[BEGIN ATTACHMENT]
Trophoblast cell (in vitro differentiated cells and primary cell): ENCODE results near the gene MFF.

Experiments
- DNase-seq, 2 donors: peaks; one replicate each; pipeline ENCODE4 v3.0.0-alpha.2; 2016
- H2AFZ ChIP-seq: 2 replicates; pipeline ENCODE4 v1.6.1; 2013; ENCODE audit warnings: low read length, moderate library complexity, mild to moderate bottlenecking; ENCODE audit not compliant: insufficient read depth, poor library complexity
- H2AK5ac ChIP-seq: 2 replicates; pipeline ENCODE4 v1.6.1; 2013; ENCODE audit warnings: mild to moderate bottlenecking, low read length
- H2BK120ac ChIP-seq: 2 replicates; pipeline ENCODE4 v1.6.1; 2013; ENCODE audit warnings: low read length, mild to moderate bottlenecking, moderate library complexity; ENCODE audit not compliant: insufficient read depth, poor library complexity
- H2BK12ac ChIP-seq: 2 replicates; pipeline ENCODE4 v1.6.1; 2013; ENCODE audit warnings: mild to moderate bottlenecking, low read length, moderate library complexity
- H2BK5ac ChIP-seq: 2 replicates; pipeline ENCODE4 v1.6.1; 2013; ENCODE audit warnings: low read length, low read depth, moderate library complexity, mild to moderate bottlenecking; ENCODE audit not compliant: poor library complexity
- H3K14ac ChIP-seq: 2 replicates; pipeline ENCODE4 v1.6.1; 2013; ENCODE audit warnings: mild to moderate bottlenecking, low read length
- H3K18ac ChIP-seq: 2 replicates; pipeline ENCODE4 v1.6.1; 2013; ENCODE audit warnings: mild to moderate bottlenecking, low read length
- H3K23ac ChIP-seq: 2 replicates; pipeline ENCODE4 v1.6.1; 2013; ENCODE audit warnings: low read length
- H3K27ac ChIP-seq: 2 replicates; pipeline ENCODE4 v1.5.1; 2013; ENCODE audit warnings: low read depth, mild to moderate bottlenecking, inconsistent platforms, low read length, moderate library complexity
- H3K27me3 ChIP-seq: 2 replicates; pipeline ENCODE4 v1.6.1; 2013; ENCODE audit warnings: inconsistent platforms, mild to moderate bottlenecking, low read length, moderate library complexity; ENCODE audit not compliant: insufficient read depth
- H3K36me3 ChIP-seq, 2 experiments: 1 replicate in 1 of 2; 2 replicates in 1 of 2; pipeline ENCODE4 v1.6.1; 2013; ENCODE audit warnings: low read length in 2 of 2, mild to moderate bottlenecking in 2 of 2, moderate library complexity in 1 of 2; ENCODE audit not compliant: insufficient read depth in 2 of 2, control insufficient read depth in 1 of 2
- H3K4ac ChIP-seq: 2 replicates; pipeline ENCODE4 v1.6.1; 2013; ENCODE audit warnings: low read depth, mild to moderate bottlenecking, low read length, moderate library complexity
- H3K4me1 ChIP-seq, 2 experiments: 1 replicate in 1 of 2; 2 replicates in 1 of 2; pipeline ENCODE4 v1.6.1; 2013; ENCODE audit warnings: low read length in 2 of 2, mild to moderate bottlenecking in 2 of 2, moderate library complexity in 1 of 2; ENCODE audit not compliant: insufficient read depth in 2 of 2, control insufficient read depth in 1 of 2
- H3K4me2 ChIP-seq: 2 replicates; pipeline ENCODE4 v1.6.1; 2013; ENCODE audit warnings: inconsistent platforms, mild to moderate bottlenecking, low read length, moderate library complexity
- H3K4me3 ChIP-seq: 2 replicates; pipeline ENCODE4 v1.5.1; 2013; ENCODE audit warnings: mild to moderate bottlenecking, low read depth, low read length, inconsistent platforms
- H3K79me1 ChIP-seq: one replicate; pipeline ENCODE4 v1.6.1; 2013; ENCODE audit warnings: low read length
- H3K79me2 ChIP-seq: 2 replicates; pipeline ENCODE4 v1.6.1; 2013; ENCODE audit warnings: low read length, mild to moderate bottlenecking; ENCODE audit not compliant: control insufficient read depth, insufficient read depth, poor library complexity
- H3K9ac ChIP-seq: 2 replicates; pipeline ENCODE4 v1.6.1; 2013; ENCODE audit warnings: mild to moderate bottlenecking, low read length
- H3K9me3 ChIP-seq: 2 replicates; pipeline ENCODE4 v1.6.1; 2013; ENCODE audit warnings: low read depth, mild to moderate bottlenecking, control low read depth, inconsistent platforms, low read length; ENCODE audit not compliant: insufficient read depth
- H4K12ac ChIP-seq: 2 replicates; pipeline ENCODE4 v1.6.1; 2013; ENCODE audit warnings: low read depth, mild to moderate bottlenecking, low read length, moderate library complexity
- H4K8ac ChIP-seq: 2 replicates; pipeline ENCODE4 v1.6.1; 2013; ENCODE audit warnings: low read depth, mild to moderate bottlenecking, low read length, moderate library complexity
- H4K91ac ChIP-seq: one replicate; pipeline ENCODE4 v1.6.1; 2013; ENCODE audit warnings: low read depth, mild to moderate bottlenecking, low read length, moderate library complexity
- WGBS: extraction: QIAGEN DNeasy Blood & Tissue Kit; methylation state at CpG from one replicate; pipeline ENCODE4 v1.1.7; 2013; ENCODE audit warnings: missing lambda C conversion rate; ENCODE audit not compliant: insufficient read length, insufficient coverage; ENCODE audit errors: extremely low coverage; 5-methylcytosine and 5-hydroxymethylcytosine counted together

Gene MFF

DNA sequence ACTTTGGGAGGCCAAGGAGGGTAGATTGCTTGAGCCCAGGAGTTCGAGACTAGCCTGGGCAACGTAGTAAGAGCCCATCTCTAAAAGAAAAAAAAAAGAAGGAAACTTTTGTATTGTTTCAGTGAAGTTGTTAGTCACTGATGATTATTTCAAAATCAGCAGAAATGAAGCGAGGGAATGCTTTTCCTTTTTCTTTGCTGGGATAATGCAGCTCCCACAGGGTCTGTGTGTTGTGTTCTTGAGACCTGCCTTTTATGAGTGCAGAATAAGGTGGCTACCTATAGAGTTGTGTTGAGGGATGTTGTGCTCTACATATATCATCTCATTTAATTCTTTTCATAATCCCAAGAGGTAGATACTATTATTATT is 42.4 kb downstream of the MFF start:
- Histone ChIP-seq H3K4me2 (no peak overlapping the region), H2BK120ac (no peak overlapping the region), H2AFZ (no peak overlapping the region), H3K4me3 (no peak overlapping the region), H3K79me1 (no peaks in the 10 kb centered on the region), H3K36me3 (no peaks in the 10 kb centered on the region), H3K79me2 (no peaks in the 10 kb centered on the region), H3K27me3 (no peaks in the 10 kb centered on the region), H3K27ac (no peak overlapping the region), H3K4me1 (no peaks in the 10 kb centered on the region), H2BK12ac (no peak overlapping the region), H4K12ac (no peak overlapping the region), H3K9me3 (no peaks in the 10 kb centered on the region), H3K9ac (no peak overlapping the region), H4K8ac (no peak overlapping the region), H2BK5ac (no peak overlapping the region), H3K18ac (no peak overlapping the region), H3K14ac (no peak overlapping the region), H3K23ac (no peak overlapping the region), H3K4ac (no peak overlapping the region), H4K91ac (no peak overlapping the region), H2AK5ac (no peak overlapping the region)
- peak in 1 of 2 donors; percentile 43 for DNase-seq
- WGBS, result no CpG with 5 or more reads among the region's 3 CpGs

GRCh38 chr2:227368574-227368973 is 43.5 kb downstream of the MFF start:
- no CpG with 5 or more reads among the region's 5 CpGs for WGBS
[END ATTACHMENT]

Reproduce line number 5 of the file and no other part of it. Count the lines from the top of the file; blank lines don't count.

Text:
- H2AK5ac ChIP-seq: 2 replicates; pipeline ENCODE4 v1.6.1; 2013; ENCODE audit warnings: mild to moderate bottlenecking, low read length